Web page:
The Naso Tang is found mostly in the Indian Ocean and the Pacific Ocean. These fishes can also be seen in places such as Honshu in Japan, Australia’s Great Barrier Reef, New Caledonia, the Red Sea and the coast of Africa. In the east, these fishes are commonly found in Hawaii, Pitcairn Islands and French Polynesia. In the regions of eastern Pacific, they are found in the waters of the Clipperton Island.
Naso Tangs are mostly seen in lagoons and seaward reefs. These fishes are found at water depths between 5 meters and 90 meters. They mostly prefer to swim in areas where the water has high oxygen content and the water currents are strong.
These fishes are commonly hunted by certain predatory species such as manta rays, groupers, reef sharks, lionfish and moray eels.
The Naso tangs have adapted themselves quite well in their watery habitat. Their sharp scalpels and spiny fins enable them to protect themselves from predators. They also have the ability to change their color into darker shades while hiding behind rocky formations which helps them to remain unnoticed.
There is very little known about the breeding habits of the Naso tangs in open waters. Naso tangs are a gonochoristic species. There are very little differences between the sexes.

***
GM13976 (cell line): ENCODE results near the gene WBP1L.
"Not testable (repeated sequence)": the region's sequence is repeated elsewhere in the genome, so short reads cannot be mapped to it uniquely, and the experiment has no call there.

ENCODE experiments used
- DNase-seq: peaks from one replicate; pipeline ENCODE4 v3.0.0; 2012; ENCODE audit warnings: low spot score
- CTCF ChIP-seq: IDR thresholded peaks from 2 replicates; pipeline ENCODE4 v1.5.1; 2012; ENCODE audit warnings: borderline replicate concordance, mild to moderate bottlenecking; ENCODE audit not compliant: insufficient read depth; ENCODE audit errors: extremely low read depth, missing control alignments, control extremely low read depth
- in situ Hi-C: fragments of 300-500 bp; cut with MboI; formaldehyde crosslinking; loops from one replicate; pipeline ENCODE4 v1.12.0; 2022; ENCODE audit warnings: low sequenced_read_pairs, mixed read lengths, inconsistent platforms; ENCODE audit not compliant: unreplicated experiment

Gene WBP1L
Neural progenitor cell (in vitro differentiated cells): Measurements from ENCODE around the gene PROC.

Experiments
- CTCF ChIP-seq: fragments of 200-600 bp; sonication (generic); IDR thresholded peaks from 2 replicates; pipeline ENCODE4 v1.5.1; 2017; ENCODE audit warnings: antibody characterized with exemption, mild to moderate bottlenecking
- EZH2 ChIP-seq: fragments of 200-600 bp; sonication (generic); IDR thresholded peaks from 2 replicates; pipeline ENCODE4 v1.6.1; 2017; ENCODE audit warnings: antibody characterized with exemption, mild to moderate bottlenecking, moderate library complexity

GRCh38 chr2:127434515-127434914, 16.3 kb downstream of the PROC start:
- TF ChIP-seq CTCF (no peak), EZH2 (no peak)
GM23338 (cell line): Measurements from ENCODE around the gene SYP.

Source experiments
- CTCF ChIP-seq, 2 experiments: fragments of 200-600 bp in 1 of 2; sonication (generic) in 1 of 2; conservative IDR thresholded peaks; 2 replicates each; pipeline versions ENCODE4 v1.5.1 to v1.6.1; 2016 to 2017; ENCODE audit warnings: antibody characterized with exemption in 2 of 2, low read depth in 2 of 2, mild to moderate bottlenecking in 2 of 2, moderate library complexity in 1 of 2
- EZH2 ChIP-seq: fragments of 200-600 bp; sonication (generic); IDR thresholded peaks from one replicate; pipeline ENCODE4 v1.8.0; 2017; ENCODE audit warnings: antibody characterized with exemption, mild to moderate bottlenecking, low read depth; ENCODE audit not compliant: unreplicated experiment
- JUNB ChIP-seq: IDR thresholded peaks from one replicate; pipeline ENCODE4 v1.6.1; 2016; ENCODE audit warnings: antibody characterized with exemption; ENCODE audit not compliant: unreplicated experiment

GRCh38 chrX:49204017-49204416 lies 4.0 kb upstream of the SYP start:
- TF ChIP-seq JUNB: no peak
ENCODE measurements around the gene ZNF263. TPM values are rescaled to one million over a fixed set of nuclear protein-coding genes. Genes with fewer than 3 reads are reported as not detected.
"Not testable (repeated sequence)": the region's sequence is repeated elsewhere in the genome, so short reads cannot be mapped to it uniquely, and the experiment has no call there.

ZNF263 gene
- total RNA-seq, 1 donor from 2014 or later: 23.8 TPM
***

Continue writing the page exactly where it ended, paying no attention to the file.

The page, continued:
Male Naso tangs are polygamous; they usually mate with a number of females in a single season. The females breed only once per month. The courting ritual involves the males searching for the females and then trying to entice the females by changing colors and indulging in a shimmering movement. Pair spawning has been observed in the ocean. A pair of Naso tangs swims to the water surface and release their gametes.
The average life span for this species in the wild is around 10-15 years.
Due to their colorful appearance and friendly demeanor, the Naso tangs are often kept as pets. Here are some valuable information about how to pet these beautiful fishes.
Aquarium: The Naso Tangs are active swimmers and so it is impotant for them to reside in a big tank. Juveniles can do well in a tank having a water capacity of 60 gallons. An adult tang should be kept in a tank with a minimum water holding capacity for 125 gallons. Often small space within an aquarium is a major factor behind their stunted growth and behavioral problems. The aquarium should have enough free space for the Naso tangs to swim around. The aquarium should also be provided with several hiding spots where the fish can hide easily. Acroporid coral skeletons, rocks and corals provide good hiding spots for these fishes.